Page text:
Lest We Forget That John Cleese is Awesome

Some friends were posting John Cleese quotes to my twitter feed this morning, which put me in mind of my trip to the UK at the end of 2013. One of the things I was really excited about was going to see the Globe theater – not the original, but a pretty awesome remake – ’cause I’m a moderately enthusiastic Shakespeare nerd and ’cause I knew, from family members gong there previously, that they made a pretty awesome range of Shakespeare related shirts.

My favourite part of the tour, however, had nothing to do with the Bard and everything to do with Monty Python. To whit:

When the Globe Theatre was rebuilt in London, a service was offered whereby you could have your name on a tile in the courtyard, for a donation to the project. Cleese and fellow python Michael Palin both signed up for tiles, but Palin’s was spelled wrong. Cleese paid extra to ensure it would be spelled “Pallin.

via IMDB

Really, there are some things you have no choice but to salute.

The Problems with Word Count

Since starting the 600K Year, I’ve been aiming to write an average of 1,800 words per day. I managed it pretty consistently through the chaos of November, failed pretty consistently during the chaos of December, and carried my December habits through to the first two weeks of January.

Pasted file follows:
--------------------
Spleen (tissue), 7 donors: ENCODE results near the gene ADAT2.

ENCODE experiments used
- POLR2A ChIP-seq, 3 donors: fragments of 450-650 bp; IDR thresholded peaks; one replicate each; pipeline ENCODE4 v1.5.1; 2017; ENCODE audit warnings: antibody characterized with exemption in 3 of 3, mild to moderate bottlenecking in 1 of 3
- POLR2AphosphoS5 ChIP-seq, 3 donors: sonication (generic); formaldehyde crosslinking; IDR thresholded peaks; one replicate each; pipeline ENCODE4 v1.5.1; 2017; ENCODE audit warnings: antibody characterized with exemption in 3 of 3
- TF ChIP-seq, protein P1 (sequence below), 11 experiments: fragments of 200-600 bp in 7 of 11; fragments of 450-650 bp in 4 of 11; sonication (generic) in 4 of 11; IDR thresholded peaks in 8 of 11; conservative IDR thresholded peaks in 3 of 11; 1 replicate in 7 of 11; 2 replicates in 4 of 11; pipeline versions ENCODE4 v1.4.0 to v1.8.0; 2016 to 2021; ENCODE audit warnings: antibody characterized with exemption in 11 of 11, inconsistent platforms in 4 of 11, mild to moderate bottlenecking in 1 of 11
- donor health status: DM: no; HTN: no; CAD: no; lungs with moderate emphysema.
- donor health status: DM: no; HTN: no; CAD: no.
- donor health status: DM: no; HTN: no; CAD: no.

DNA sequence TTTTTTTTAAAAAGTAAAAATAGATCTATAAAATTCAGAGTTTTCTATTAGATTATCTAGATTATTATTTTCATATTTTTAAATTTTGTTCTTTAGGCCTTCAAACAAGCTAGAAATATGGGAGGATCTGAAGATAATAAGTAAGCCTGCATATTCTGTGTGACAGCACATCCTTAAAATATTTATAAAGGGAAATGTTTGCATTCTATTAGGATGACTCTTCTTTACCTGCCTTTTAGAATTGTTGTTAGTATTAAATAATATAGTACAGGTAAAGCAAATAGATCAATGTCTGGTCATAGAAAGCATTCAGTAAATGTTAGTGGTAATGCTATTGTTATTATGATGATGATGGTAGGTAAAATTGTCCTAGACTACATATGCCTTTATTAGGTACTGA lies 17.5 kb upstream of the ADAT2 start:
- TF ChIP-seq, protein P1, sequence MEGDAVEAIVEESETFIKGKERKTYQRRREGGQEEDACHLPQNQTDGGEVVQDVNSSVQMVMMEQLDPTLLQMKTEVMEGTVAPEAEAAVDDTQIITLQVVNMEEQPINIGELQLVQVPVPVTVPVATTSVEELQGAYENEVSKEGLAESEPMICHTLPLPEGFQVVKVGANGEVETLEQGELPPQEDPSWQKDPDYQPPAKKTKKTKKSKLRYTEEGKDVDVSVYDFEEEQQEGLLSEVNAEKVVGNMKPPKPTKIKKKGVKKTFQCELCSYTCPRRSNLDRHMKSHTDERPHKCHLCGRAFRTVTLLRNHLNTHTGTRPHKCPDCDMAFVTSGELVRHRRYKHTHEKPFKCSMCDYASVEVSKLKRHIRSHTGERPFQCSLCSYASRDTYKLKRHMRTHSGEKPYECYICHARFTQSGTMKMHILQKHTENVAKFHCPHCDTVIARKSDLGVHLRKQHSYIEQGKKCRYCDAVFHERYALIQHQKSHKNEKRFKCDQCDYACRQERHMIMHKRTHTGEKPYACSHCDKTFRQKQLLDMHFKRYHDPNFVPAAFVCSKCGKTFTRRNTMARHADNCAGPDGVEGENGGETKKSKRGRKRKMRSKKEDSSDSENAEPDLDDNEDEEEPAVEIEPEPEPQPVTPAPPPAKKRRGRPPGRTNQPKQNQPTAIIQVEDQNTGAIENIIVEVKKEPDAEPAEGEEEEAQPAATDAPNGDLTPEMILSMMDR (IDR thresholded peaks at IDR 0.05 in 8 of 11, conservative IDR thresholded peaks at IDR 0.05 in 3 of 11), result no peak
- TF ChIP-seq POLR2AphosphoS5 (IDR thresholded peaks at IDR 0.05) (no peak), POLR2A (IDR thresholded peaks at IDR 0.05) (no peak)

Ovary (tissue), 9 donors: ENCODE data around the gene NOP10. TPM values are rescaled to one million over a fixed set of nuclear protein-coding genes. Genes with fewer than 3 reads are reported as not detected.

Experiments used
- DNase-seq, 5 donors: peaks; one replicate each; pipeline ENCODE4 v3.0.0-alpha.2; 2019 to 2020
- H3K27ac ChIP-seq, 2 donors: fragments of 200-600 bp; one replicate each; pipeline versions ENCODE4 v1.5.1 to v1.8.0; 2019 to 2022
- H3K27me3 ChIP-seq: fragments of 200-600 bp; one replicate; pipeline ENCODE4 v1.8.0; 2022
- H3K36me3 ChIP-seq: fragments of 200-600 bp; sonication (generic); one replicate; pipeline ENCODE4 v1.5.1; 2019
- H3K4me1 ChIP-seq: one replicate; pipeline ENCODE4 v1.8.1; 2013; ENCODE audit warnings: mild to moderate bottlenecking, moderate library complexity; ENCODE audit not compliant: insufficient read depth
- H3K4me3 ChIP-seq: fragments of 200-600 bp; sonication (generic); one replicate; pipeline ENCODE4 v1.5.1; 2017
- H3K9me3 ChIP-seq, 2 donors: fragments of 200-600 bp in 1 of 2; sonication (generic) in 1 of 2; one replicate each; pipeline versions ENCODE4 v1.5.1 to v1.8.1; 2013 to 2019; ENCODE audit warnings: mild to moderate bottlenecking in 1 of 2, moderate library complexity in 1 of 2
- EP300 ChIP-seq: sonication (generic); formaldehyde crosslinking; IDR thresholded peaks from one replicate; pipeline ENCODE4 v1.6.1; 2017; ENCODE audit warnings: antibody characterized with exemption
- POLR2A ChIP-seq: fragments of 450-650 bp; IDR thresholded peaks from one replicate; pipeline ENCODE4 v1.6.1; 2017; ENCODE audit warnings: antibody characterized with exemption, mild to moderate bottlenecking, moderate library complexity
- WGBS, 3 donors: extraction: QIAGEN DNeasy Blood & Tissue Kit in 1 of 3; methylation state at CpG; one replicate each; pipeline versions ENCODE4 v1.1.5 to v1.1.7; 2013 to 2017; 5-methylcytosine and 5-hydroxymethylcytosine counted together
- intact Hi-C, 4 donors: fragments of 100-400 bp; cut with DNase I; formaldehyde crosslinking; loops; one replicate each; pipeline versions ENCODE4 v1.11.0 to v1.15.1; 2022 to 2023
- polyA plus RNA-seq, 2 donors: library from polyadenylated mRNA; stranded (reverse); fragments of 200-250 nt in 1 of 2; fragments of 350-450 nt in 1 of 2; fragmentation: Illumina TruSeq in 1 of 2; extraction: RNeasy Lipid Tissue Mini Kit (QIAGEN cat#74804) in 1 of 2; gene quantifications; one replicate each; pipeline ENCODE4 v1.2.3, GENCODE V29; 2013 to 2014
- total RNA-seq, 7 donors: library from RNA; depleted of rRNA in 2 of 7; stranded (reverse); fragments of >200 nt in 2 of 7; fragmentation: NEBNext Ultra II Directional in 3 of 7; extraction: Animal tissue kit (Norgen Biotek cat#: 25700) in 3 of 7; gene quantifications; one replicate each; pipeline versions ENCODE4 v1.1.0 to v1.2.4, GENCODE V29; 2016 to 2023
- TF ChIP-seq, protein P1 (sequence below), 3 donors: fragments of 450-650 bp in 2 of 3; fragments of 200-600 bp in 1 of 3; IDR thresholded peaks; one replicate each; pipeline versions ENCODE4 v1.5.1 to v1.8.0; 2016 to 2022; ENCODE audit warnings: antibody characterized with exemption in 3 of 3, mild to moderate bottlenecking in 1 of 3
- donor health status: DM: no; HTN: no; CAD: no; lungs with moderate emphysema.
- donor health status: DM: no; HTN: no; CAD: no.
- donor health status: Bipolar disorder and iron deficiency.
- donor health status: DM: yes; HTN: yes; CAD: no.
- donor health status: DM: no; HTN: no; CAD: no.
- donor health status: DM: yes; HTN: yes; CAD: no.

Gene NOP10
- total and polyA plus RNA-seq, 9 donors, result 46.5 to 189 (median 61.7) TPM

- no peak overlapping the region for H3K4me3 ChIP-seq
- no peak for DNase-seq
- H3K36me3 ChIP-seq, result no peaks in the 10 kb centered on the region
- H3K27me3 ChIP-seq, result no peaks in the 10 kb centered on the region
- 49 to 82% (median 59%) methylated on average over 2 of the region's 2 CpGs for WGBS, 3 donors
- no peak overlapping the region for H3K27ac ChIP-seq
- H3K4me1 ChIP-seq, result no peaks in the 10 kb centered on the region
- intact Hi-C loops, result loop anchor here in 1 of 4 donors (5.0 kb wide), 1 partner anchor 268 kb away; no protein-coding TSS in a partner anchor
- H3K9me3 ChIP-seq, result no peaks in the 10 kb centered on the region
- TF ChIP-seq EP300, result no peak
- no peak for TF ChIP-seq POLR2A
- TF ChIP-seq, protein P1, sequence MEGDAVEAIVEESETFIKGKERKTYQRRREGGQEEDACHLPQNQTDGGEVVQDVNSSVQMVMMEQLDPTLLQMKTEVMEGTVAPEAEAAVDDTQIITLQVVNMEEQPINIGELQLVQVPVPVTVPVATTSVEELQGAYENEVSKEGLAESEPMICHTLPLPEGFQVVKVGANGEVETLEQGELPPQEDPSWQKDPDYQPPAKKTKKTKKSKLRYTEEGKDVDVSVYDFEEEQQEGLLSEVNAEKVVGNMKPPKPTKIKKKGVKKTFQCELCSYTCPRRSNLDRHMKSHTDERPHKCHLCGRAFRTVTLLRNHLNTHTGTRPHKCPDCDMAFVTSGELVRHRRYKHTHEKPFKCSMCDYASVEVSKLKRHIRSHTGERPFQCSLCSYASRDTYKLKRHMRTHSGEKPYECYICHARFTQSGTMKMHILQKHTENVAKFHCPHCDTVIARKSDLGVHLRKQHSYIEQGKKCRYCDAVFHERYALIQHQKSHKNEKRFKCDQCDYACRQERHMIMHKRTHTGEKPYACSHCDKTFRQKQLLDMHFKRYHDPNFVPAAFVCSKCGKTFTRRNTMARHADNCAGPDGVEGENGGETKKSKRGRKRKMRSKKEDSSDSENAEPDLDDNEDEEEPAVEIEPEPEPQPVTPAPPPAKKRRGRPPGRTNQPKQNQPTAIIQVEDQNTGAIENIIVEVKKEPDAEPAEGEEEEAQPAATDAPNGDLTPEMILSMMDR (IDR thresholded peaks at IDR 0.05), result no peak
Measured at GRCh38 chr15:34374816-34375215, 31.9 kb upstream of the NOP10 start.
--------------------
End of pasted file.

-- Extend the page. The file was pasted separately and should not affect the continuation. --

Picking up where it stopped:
Which means that I’m now trying to write an average of 2,750 words a day. I’m not quite hitting it – yet – but I’m getting within a hundred words or so.

I’ve always been fond of word count as a productivity metric, but I’m conscious that it’s not without it’s problems. The first, somewhat related to Parkinson’s Law which suggests that work expands to fit the time available to complete it, is that your process expands to meet the word count expected of it.

Once I know how to reach 1,800 words regularly, I let the cracks start to appear in my process. I’ll stop writing to check a fact on wikipedia, or I’ll duck into twitter for a minute just to see what’s happening. An hour that could have been spent writing 900 words is suddenly spent writing 800, then 700, then 600. Which is fine, ’cause I’m hitting my writing goal comfortably, but it ignores the fact that I could be writing more.

The one thing I’m noticing, as a result of the 600k Year, is that I like writing more. I want to push myself and get more done, ’cause I love this gig and I love being read and, dear god, there are so many stories I want to tell and only so much time left to tell them in.

And now:


What Can Get Done in Twenty Minutes

I’m always astonished by the patently untrue things I’ll internalise about writing, given half a chance. For me, the big one is the myth of time, which manifests in the belief that it’s not worth sitting down to write anything unless I’ve got a significant chunk of time to devote to the effort.

It leads to some pretty weird decision making. Give me a two hour gap in my schedule, and I’ll consider filling it with writing. Give me a fifteen minute gap in my schedule, and I’ll consider filling it with Facebook on my cell phone.